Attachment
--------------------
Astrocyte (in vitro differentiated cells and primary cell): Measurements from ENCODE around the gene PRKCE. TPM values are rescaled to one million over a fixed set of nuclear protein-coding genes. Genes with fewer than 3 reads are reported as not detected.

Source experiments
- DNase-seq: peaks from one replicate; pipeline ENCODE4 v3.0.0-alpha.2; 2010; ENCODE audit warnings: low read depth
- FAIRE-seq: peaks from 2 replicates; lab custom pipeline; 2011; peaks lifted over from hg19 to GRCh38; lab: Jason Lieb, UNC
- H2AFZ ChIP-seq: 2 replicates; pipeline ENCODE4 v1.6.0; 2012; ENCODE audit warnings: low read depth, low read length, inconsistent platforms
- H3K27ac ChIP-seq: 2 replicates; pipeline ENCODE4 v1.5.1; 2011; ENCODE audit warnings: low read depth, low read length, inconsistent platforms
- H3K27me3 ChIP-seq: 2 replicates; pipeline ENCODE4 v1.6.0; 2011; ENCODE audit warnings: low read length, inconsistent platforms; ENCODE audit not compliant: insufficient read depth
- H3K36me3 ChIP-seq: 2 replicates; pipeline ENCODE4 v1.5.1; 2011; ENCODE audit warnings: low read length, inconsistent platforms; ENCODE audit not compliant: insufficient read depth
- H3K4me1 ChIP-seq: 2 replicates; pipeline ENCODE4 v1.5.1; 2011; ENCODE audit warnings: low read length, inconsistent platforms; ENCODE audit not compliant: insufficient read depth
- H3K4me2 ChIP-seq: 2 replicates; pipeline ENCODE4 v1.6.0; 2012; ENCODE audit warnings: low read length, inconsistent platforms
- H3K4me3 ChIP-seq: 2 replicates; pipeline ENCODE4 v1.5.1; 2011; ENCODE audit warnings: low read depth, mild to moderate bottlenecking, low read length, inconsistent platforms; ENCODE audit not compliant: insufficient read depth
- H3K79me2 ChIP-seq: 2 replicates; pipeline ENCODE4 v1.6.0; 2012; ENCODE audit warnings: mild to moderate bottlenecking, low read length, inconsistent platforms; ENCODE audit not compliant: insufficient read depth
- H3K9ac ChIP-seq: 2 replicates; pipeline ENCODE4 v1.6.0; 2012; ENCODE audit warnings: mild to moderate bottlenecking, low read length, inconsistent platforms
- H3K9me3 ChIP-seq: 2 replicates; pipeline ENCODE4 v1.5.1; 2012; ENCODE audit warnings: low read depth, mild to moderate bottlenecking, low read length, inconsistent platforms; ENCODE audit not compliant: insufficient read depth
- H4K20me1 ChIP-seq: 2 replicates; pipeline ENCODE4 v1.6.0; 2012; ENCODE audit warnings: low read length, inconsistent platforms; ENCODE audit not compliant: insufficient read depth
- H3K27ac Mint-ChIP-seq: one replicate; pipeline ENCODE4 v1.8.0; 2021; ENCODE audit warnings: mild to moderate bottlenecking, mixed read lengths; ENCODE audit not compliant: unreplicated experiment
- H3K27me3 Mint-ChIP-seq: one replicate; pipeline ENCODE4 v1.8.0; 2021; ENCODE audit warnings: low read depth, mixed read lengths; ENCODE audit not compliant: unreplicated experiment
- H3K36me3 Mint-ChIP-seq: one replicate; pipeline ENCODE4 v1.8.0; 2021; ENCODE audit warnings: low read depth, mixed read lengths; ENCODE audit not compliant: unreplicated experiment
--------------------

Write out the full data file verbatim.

Astrocyte (in vitro differentiated cells and primary cell): Measurements from ENCODE around the gene PRKCE. TPM values are rescaled to one million over a fixed set of nuclear protein-coding genes. Genes with fewer than 3 reads are reported as not detected.

Source experiments
- DNase-seq: peaks from one replicate; pipeline ENCODE4 v3.0.0-alpha.2; 2010; ENCODE audit warnings: low read depth
- FAIRE-seq: peaks from 2 replicates; lab custom pipeline; 2011; peaks lifted over from hg19 to GRCh38; lab: Jason Lieb, UNC
- H2AFZ ChIP-seq: 2 replicates; pipeline ENCODE4 v1.6.0; 2012; ENCODE audit warnings: low read depth, low read length, inconsistent platforms
- H3K27ac ChIP-seq: 2 replicates; pipeline ENCODE4 v1.5.1; 2011; ENCODE audit warnings: low read depth, low read length, inconsistent platforms
- H3K27me3 ChIP-seq: 2 replicates; pipeline ENCODE4 v1.6.0; 2011; ENCODE audit warnings: low read length, inconsistent platforms; ENCODE audit not compliant: insufficient read depth
- H3K36me3 ChIP-seq: 2 replicates; pipeline ENCODE4 v1.5.1; 2011; ENCODE audit warnings: low read length, inconsistent platforms; ENCODE audit not compliant: insufficient read depth
- H3K4me1 ChIP-seq: 2 replicates; pipeline ENCODE4 v1.5.1; 2011; ENCODE audit warnings: low read length, inconsistent platforms; ENCODE audit not compliant: insufficient read depth
- H3K4me2 ChIP-seq: 2 replicates; pipeline ENCODE4 v1.6.0; 2012; ENCODE audit warnings: low read length, inconsistent platforms
- H3K4me3 ChIP-seq: 2 replicates; pipeline ENCODE4 v1.5.1; 2011; ENCODE audit warnings: low read depth, mild to moderate bottlenecking, low read length, inconsistent platforms; ENCODE audit not compliant: insufficient read depth
- H3K79me2 ChIP-seq: 2 replicates; pipeline ENCODE4 v1.6.0; 2012; ENCODE audit warnings: mild to moderate bottlenecking, low read length, inconsistent platforms; ENCODE audit not compliant: insufficient read depth
- H3K9ac ChIP-seq: 2 replicates; pipeline ENCODE4 v1.6.0; 2012; ENCODE audit warnings: mild to moderate bottlenecking, low read length, inconsistent platforms
- H3K9me3 ChIP-seq: 2 replicates; pipeline ENCODE4 v1.5.1; 2012; ENCODE audit warnings: low read depth, mild to moderate bottlenecking, low read length, inconsistent platforms; ENCODE audit not compliant: insufficient read depth
- H4K20me1 ChIP-seq: 2 replicates; pipeline ENCODE4 v1.6.0; 2012; ENCODE audit warnings: low read length, inconsistent platforms; ENCODE audit not compliant: insufficient read depth
- H3K27ac Mint-ChIP-seq: one replicate; pipeline ENCODE4 v1.8.0; 2021; ENCODE audit warnings: mild to moderate bottlenecking, mixed read lengths; ENCODE audit not compliant: unreplicated experiment
- H3K27me3 Mint-ChIP-seq: one replicate; pipeline ENCODE4 v1.8.0; 2021; ENCODE audit warnings: low read depth, mixed read lengths; ENCODE audit not compliant: unreplicated experiment
- H3K36me3 Mint-ChIP-seq: one replicate; pipeline ENCODE4 v1.8.0; 2021; ENCODE audit warnings: low read depth, mixed read lengths; ENCODE audit not compliant: unreplicated experiment